I got an idea of who you should ask... go to the fiddle hangout site and ask mitch reed that same question, i'm sure that he can answer that for you.good luck.
Check the Mamou Cajun Band, cousins Adam and Cyprien Landreneau. They are one of the last of the old-timey duets.
...and also don't overlook the CD "Face to Face" by Doug Kershaw and Steve Riley. Good stuff. Doug plays a 175 year-old fiddle, and Steve plays an old Sterling.
Here are the three most important things to keep in mind:
1) The rhythm
2) The rhythm
3) The rhythm
An accordion/fiddle duo can be done and has been done. But you are at huge disadvantage due to the lack of a rhythm section. You will both need to be extra diligent to establish and maintain a solid, discernable rhythm any way you can.
Is there any chance of adding an acoustic guitar and making it a trio? The requirements for the rhythm guitar are not particularly demanding, but it makes an enormous difference. Take the Savoy Doucet Cajun band for example. Anne Savoy's guitar work is highly effective and is what holds it all together. And yet what she does is remarkably simple. If you need an even more inspiring example, consider D.L. Menard. The man is a rhythm genius. Totally in the pocket, but with a number of subtle, inventive twists that add a lot of interest but not distracting or over played.
Again, normally I keep my mouth shut around these parts, but what the hell, I'm feeling lucky today! Maybe also consider just getting a triangle of some percussion instrument to pick up while the singing is going on so that the dancers still have a beat to cut up to, but the continuance of the accordion or fiddle doesn't step on the singer. For instance, accordion starts the song with the fiddle playing a second or harmonizing melody. Then, when the singing kicks in, the accordion player picks up the triangle to continue the beat for the dancers. Lots of variation that you can do having a triangle or scrub-board (something like that) laying around for the opposite player to switch to at any point.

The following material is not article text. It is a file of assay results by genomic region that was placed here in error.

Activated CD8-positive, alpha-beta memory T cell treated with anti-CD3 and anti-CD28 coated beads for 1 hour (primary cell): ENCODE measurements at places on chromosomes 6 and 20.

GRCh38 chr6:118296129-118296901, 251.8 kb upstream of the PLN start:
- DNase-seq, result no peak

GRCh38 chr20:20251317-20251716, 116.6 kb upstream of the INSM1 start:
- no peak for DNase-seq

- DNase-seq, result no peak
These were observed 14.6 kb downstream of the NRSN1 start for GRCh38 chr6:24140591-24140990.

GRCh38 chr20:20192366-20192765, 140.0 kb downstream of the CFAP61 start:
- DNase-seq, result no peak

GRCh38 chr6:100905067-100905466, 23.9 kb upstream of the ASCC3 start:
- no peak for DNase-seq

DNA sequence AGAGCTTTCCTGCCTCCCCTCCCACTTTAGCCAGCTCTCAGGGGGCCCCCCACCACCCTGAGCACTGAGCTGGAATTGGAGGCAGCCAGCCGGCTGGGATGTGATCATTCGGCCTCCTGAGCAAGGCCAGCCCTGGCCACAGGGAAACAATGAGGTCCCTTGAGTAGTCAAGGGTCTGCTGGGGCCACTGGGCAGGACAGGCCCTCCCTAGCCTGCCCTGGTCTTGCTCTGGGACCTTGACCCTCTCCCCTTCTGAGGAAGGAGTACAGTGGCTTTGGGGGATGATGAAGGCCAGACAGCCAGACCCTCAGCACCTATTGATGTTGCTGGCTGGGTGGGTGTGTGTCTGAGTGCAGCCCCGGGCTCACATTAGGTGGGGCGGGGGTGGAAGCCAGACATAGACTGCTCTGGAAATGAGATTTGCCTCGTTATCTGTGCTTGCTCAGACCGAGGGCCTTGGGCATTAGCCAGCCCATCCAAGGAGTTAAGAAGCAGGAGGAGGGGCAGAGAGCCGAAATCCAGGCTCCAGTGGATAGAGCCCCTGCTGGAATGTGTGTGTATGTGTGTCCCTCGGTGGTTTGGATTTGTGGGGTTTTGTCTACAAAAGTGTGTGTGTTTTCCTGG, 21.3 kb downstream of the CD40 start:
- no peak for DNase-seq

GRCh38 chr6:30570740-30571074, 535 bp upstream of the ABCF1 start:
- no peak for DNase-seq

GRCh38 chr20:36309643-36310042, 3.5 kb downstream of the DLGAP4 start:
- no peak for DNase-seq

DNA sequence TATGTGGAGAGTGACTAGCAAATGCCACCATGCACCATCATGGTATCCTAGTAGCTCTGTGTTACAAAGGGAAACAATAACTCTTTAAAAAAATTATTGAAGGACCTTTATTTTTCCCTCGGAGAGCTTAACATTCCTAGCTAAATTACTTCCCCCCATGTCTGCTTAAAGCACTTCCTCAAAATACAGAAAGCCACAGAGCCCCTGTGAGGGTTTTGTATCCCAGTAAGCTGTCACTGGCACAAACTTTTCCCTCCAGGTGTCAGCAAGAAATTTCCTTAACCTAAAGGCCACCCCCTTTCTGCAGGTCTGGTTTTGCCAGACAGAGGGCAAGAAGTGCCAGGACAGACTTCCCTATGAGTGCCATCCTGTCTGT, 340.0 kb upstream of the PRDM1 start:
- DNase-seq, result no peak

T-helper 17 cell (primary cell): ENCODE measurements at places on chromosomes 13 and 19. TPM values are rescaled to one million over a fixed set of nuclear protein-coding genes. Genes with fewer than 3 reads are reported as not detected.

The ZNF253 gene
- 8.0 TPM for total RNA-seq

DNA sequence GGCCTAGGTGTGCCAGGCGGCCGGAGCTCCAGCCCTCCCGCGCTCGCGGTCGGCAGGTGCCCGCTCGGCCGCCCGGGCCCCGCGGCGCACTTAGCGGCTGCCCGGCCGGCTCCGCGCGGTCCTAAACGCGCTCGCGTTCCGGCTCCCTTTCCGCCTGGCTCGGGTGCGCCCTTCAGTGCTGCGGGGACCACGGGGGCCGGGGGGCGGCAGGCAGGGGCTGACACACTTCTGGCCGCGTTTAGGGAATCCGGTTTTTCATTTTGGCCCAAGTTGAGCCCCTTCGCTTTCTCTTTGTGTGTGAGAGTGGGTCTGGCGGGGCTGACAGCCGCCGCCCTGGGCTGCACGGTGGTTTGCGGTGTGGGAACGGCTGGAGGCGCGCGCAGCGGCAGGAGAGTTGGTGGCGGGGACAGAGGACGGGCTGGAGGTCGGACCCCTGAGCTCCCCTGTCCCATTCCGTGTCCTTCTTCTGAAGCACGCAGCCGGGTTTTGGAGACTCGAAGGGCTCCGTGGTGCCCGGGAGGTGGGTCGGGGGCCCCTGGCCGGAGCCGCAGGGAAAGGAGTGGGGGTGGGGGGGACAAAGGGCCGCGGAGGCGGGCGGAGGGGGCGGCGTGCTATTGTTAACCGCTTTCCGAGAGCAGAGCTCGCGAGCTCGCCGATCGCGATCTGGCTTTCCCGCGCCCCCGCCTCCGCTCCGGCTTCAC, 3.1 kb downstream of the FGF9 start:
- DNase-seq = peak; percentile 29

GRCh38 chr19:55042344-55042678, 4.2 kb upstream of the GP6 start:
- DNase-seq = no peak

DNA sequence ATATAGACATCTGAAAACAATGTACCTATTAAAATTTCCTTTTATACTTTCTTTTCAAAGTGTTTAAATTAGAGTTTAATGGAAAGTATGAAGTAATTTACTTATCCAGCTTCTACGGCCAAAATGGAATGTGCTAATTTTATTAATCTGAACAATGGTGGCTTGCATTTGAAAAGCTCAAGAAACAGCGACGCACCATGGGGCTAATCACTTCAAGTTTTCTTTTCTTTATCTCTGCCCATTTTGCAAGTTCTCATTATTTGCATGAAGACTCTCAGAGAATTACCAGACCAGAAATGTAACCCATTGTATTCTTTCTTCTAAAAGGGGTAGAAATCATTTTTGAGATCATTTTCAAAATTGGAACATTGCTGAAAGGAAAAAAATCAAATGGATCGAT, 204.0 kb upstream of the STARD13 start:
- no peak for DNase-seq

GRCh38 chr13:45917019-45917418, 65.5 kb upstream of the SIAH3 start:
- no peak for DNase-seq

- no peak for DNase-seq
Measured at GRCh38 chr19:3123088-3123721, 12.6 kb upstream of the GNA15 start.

Hell, I'd also say consider letting the singer go a capella for a bit. With a nice enough voice and nice enough lyrics (this requirement is met by ALL Cajun songs), sometimes a capella can be VERY powerful to drive home the feel of the tune.
As I said, I normally keep quiet around these parts, but the holidays are doing something strange to me.
Have a good day everyone! :v: :smile:
Check out the recordings of Bois-Sec Ardoin and Canray Fontenot for a great example of this kind of thing.
My wife and I have such a duo, and we find that a really good sounding way to play is for both accordion and fiddle to play the melody together and then the fiddle seconds and I play the bass on the accordion while I sing. We have to be careful what chords we play, because I can’t play all of them. This is an old old way to play. This is the way Amede Ardoin and Dennis McGee played together. Too bad you can’t hear Dennis better on the records.
I forgot to mention that this is also how Hector Duhon and Octa Clark played. On that old album with the black and white cover, they have Michael Doucet playing guitar but you can tell they don't need him. Hector does some really interesting things playing around the melody, weaving in and out, but what he plays is mostly based on the melody.
Thanks, Sam. What do you play when your wife sings? Does she second her own singing on fiddle?
We haven’t crossed that bridge yet because she hasn’t sung anything. I guess I would keep the rhythm going with the bass and use two or three note chords in the right hand, with some omissions where the bass and chord would clash.
do you have any videos of you two playing on youtube?
Funny how you guys are talking about the fiddle at this point in time. LOL:smile:
Jerry: no, no videos yet.